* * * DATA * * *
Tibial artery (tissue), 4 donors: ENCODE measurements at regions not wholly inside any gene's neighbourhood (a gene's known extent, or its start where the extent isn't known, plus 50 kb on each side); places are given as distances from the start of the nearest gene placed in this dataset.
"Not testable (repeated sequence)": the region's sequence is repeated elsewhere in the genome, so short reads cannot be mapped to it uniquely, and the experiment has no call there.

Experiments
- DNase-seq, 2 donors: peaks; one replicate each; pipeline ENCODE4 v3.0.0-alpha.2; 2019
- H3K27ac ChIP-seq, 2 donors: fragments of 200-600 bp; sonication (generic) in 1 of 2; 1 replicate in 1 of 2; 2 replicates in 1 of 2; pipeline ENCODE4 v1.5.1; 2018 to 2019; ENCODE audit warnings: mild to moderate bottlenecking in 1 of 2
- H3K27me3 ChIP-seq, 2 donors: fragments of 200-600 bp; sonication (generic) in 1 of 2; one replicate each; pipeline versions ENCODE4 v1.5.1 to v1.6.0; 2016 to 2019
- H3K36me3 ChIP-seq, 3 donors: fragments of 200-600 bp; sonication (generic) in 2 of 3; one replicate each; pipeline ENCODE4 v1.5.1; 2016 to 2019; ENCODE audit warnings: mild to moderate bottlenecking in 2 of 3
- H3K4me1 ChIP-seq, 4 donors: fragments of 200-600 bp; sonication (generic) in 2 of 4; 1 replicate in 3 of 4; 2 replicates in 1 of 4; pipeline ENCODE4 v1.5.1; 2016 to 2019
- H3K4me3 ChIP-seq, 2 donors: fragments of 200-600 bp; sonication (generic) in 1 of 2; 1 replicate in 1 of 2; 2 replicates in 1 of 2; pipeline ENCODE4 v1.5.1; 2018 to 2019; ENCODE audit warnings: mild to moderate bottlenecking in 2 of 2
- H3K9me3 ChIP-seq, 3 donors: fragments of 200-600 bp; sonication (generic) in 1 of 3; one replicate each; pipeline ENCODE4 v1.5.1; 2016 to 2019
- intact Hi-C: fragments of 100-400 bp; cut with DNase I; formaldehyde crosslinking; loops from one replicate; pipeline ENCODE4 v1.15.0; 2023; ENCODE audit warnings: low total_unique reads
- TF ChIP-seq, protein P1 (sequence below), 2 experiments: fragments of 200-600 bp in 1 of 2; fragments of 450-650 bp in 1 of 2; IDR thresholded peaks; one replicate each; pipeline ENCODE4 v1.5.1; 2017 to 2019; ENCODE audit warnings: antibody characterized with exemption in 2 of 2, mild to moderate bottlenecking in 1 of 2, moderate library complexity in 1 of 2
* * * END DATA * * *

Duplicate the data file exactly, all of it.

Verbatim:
Tibial artery (tissue), 4 donors: ENCODE measurements at regions not wholly inside any gene's neighbourhood (a gene's known extent, or its start where the extent isn't known, plus 50 kb on each side); places are given as distances from the start of the nearest gene placed in this dataset.
"Not testable (repeated sequence)": the region's sequence is repeated elsewhere in the genome, so short reads cannot be mapped to it uniquely, and the experiment has no call there.

Experiments
- DNase-seq, 2 donors: peaks; one replicate each; pipeline ENCODE4 v3.0.0-alpha.2; 2019
- H3K27ac ChIP-seq, 2 donors: fragments of 200-600 bp; sonication (generic) in 1 of 2; 1 replicate in 1 of 2; 2 replicates in 1 of 2; pipeline ENCODE4 v1.5.1; 2018 to 2019; ENCODE audit warnings: mild to moderate bottlenecking in 1 of 2
- H3K27me3 ChIP-seq, 2 donors: fragments of 200-600 bp; sonication (generic) in 1 of 2; one replicate each; pipeline versions ENCODE4 v1.5.1 to v1.6.0; 2016 to 2019
- H3K36me3 ChIP-seq, 3 donors: fragments of 200-600 bp; sonication (generic) in 2 of 3; one replicate each; pipeline ENCODE4 v1.5.1; 2016 to 2019; ENCODE audit warnings: mild to moderate bottlenecking in 2 of 3
- H3K4me1 ChIP-seq, 4 donors: fragments of 200-600 bp; sonication (generic) in 2 of 4; 1 replicate in 3 of 4; 2 replicates in 1 of 4; pipeline ENCODE4 v1.5.1; 2016 to 2019
- H3K4me3 ChIP-seq, 2 donors: fragments of 200-600 bp; sonication (generic) in 1 of 2; 1 replicate in 1 of 2; 2 replicates in 1 of 2; pipeline ENCODE4 v1.5.1; 2018 to 2019; ENCODE audit warnings: mild to moderate bottlenecking in 2 of 2
- H3K9me3 ChIP-seq, 3 donors: fragments of 200-600 bp; sonication (generic) in 1 of 3; one replicate each; pipeline ENCODE4 v1.5.1; 2016 to 2019
- intact Hi-C: fragments of 100-400 bp; cut with DNase I; formaldehyde crosslinking; loops from one replicate; pipeline ENCODE4 v1.15.0; 2023; ENCODE audit warnings: low total_unique reads
- TF ChIP-seq, protein P1 (sequence below), 2 experiments: fragments of 200-600 bp in 1 of 2; fragments of 450-650 bp in 1 of 2; IDR thresholded peaks; one replicate each; pipeline ENCODE4 v1.5.1; 2017 to 2019; ENCODE audit warnings: antibody characterized with exemption in 2 of 2, mild to moderate bottlenecking in 1 of 2, moderate library complexity in 1 of 2